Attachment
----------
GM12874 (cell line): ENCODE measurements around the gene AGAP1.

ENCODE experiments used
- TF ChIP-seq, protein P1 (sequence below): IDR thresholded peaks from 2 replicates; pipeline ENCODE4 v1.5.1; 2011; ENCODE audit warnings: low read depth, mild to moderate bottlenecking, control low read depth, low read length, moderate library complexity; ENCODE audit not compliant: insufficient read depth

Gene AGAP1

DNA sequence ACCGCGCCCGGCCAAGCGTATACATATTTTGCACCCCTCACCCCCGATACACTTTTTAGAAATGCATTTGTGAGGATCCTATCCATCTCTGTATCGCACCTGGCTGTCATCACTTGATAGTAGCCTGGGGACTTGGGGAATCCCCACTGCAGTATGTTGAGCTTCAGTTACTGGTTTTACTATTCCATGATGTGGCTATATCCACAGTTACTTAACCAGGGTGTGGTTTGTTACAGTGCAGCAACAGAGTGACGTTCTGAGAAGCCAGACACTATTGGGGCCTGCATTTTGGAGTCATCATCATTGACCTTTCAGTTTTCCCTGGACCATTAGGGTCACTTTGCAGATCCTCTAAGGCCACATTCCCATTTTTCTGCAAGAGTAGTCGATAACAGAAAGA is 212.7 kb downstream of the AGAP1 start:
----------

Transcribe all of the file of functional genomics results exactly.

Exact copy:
GM12874 (cell line): ENCODE measurements around the gene AGAP1.

ENCODE experiments used
- TF ChIP-seq, protein P1 (sequence below): IDR thresholded peaks from 2 replicates; pipeline ENCODE4 v1.5.1; 2011; ENCODE audit warnings: low read depth, mild to moderate bottlenecking, control low read depth, low read length, moderate library complexity; ENCODE audit not compliant: insufficient read depth

Gene AGAP1

DNA sequence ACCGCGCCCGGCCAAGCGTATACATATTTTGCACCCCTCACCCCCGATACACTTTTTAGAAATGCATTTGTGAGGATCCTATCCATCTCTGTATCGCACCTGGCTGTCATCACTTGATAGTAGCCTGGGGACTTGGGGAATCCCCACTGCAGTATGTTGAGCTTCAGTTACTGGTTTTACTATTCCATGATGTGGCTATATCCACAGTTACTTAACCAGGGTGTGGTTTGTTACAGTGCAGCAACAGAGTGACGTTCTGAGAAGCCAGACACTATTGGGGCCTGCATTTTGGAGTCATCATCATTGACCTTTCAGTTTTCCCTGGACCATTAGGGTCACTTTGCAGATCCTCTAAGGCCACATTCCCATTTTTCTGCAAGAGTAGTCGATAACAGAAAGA is 212.7 kb downstream of the AGAP1 start: